The majority of individuals can only ever come close to owning a world-famous artwork if they purchase an inexpensive poster from a gallery; yet, art dealers are committed to utilizing technology in order to attract new collectors.
Anaida Schneider, a former banker based in Switzerland, is one of those supporting new ownership schemes. Investors can buy a digital portion of a painting for a modest charge and share in the profits when she sells it, according to Schneider, who is among those promoting new ownership schemes.
She told AFP that “not everyone has one million U.S. dollars to invest.”
“Consequently, I thought of the concept of splitting, which is to create something similar to a mutual fund but on the blockchain.”
Each buyer receives a non-fungible token, also known as an NFT. These are one-of-a-kind digital tokens that are generated and stored on the blockchain, the underlying computer code for cryptocurrencies.
NFT art has been able to weather the storm better than other areas of the cryptocurrency industry, despite the fact that cryptoassets have been pummeled this year with dropping valuations, collapsed projects, and growing scandals.
According to research firm NonFungible, sales of NFT artworks accounted for approximately $2.8 billion in the United States last year, and the rate of sales has only marginally decreased so far in the first half of this year.
Even if it means owning only a portion of a digital copy of a picture, collectors and artists are among the most eager experimenters with the technology. This is the case even though the technology is still in its infancy.
The website Art+Tech Report polled 300 art collectors, and 5 percent of them said that they had already participated in the practice of so-called fractional ownership.
One square painting by a Soviet artist, such as Oleg Tselkov or Shimon Okshteyn, can be purchased from Schneider’s company Artessere, which is situated in Liechtenstein, for either one hundred or two hundred euros (one hundred or two hundred dollars).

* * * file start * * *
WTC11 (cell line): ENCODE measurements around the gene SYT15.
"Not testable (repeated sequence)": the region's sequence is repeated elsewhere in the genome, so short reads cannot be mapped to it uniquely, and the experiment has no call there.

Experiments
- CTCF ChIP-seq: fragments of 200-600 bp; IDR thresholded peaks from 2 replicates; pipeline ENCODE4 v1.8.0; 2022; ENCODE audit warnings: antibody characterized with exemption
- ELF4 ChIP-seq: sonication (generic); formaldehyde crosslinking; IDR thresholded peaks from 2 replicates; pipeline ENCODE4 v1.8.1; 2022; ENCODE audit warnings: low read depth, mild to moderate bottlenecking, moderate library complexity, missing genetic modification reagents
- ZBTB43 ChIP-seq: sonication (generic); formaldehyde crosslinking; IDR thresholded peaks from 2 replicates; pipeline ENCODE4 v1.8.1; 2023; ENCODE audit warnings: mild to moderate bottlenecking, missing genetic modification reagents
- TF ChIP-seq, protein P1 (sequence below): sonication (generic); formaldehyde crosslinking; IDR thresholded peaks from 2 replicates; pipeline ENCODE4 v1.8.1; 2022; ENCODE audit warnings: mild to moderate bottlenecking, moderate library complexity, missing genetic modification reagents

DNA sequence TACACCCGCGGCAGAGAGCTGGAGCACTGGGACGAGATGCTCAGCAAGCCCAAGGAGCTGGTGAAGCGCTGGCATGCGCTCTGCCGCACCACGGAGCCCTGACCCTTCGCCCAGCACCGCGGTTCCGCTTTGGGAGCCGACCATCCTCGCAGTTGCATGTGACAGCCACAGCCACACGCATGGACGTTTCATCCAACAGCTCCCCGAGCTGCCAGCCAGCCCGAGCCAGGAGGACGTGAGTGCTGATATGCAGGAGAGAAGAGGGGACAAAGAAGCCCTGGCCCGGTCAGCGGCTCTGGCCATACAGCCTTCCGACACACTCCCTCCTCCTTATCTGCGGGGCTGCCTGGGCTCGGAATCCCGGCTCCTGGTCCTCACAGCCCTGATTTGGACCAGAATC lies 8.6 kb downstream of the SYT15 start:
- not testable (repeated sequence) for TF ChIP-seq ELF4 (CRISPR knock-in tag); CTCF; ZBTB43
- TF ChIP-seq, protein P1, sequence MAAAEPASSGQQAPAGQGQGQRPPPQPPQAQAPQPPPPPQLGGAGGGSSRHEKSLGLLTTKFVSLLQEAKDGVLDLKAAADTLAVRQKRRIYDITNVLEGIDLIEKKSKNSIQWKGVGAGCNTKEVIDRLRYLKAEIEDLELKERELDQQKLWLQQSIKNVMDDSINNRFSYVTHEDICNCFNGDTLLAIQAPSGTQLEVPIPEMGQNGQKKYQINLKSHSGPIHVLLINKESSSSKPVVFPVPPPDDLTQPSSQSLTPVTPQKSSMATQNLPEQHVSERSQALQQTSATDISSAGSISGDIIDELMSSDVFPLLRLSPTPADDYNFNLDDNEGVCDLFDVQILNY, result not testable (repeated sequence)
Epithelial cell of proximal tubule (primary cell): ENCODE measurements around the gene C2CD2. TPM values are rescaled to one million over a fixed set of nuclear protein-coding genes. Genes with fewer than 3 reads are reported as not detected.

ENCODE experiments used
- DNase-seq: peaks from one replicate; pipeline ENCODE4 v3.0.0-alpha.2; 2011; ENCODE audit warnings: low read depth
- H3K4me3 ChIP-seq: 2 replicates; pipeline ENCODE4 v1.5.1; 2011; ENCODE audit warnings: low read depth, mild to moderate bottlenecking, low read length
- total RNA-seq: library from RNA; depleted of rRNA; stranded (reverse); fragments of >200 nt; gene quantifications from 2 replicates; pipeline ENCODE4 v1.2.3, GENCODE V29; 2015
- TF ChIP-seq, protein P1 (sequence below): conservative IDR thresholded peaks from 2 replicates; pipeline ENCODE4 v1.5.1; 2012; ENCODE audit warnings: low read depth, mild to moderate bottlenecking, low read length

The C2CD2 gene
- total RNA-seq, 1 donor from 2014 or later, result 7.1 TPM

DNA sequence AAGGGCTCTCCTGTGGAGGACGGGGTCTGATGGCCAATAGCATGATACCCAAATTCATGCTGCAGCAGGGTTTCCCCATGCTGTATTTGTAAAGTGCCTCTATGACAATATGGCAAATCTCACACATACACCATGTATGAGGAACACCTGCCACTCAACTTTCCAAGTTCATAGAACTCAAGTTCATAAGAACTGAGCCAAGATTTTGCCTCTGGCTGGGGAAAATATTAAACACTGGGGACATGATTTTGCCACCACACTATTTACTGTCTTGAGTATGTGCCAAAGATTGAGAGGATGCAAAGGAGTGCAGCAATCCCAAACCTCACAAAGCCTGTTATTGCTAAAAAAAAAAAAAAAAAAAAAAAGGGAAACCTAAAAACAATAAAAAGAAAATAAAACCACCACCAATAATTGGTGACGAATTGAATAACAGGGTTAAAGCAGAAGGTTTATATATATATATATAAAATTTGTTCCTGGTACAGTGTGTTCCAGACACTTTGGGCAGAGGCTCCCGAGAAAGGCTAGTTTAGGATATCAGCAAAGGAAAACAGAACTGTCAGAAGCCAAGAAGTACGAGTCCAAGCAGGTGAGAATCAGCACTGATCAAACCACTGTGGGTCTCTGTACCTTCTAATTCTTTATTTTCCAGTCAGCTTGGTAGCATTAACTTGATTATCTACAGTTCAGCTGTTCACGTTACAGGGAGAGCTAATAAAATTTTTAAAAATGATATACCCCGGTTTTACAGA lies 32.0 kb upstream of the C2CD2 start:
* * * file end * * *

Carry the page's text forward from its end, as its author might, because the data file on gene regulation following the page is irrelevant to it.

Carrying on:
She is giving herself the opportunity to resell the items in ten years.
Schneider is the owner of the paintings that she sells, which allows her to avoid legal issues; nevertheless, her efforts to create unique digital ownership structures for works that are held by the public are proving more challenging.
Cinello is a company that specializes in selling limited edition digital reproductions, and recently thirteen Italian museums inked contracts with the company to begin offering ownership of digital duplicates of masterworks.
The purchaser is awarded a one-of-a-kind, high-resolution digital copy that can be displayed on a screen as well as a certificate from the museum, which receives fifty percent of the proceeds from the sale.
The organization staged a spectacular exhibition in London in February, during which it displayed digitized versions of paintings created by Renaissance masters such as Raphael, Leonardo, and Caravaggio. Since then, it has managed to sell a few of them.
A duplicate of Michelangelo’s “Doni Tondo” apparently sold for approximately 240,000 euros, but Florence’s Uffizi gallery received less than a third of the earnings from the sale. This reportedly infuriated the Italian culture minister.
A spokesman for the ministry was quoted in many publications the previous month as saying that the subject was “complicated and unregulated.” The spokesman also requested that museums refrain from signing any new contracts involving NFTs.
Francesco Losi, the head of Cinello, was not happy with how the company was being portrayed and stated to AFP, “We do not sell NFTs.”
Buyers have the ability to request an NFT to go along with their image, but the company stated that they had their very own patented mechanism to secure ownership, which they refer to as DAW.
Cinello reported that it had digitized more than 200 pieces and that its sales had resulted in an additional revenue of 296,000 euros for Italian institutions.
However, the challenges that the company is facing in Italy highlight the fact that NFTs bring publicity but also suspicion because of the way in which they operate.
Scams, plagiarized works, thefts, and wash trading are commonplace in the non-fiction trade industry, which encompasses a wide range of activities, from computer game avatars to cartoon apes worth millions of dollars.
Losi stated that he was well aware that NFTs may be utilized “in the wrong way,” but he was uncertain as to what the future held for them in the world of art.
Anaida Schneider emphasized the legal protection afforded to her project in Liechtenstein, a state that was among the first in the world in 2019 to enact a law governing blockchain companies. Liechtenstein is a very small principality.
In addition to that, she stated that her insurance would cover any damage done to the artworks, and that she had also taken into account the chance that the paintings’ value would decrease, although she failed to provide specific specifics about this possibility.
She expressed her desire that it would never come to pass. “Bringing this concept to the public is something that I consider to be of the utmost importance.”